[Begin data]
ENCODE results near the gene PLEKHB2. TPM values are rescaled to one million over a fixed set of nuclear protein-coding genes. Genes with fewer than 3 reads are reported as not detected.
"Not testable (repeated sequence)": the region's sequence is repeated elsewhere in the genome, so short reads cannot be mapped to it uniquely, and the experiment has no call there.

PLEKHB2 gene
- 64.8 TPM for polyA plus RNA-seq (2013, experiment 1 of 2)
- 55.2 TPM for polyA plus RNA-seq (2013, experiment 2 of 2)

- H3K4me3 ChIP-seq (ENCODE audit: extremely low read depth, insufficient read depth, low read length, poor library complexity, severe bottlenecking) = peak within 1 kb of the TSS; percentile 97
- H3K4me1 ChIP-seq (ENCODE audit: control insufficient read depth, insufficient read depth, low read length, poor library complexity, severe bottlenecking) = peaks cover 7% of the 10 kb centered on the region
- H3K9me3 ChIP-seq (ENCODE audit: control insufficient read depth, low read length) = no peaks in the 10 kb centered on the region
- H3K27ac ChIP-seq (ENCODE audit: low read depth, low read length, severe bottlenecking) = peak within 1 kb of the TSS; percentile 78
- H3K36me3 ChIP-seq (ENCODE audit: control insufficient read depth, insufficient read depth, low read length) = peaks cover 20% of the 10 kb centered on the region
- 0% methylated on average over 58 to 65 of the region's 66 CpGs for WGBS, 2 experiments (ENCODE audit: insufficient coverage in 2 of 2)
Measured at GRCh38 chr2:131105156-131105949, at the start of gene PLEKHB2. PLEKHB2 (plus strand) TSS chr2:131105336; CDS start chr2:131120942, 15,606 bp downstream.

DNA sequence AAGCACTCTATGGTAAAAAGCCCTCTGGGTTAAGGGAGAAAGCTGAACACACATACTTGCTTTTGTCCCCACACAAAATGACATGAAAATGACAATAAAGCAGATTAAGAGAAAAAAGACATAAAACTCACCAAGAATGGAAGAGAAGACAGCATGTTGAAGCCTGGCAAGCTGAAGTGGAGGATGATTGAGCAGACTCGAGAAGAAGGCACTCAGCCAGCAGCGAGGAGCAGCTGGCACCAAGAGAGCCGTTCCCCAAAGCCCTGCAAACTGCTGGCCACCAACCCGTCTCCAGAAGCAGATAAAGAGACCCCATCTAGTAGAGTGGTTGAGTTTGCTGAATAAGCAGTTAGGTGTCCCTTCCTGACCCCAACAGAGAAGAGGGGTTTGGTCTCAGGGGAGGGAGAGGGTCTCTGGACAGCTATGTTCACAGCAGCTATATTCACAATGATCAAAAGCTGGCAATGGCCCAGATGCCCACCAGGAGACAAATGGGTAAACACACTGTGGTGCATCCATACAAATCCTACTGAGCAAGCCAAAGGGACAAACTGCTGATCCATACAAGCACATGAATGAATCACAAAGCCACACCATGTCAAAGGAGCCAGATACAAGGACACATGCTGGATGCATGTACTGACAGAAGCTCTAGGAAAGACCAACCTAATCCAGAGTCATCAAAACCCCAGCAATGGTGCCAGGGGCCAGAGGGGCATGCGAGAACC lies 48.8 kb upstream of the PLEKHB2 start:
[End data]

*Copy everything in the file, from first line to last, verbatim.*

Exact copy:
ENCODE results near the gene PLEKHB2. TPM values are rescaled to one million over a fixed set of nuclear protein-coding genes. Genes with fewer than 3 reads are reported as not detected.
"Not testable (repeated sequence)": the region's sequence is repeated elsewhere in the genome, so short reads cannot be mapped to it uniquely, and the experiment has no call there.

PLEKHB2 gene
- 64.8 TPM for polyA plus RNA-seq (2013, experiment 1 of 2)
- 55.2 TPM for polyA plus RNA-seq (2013, experiment 2 of 2)

- H3K4me3 ChIP-seq (ENCODE audit: extremely low read depth, insufficient read depth, low read length, poor library complexity, severe bottlenecking) = peak within 1 kb of the TSS; percentile 97
- H3K4me1 ChIP-seq (ENCODE audit: control insufficient read depth, insufficient read depth, low read length, poor library complexity, severe bottlenecking) = peaks cover 7% of the 10 kb centered on the region
- H3K9me3 ChIP-seq (ENCODE audit: control insufficient read depth, low read length) = no peaks in the 10 kb centered on the region
- H3K27ac ChIP-seq (ENCODE audit: low read depth, low read length, severe bottlenecking) = peak within 1 kb of the TSS; percentile 78
- H3K36me3 ChIP-seq (ENCODE audit: control insufficient read depth, insufficient read depth, low read length) = peaks cover 20% of the 10 kb centered on the region
- 0% methylated on average over 58 to 65 of the region's 66 CpGs for WGBS, 2 experiments (ENCODE audit: insufficient coverage in 2 of 2)
Measured at GRCh38 chr2:131105156-131105949, at the start of gene PLEKHB2. PLEKHB2 (plus strand) TSS chr2:131105336; CDS start chr2:131120942, 15,606 bp downstream.

DNA sequence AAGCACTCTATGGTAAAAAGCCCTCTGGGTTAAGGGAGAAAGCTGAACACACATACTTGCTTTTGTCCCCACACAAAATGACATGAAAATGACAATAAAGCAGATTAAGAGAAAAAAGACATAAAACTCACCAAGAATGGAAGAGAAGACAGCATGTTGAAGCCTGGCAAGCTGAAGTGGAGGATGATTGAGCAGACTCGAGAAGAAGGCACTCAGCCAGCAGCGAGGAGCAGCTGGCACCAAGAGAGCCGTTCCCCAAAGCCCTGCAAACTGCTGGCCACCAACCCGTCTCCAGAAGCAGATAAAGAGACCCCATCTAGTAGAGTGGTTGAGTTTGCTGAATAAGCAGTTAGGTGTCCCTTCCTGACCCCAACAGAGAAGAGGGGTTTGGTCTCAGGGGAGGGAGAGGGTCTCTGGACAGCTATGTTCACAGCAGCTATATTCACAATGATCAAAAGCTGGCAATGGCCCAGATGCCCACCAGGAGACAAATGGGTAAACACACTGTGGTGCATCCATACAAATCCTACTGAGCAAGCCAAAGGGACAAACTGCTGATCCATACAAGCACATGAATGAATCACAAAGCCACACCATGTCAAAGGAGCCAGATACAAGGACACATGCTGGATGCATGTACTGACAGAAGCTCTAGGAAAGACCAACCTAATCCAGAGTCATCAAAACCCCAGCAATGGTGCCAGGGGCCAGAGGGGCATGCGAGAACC lies 48.8 kb upstream of the PLEKHB2 start: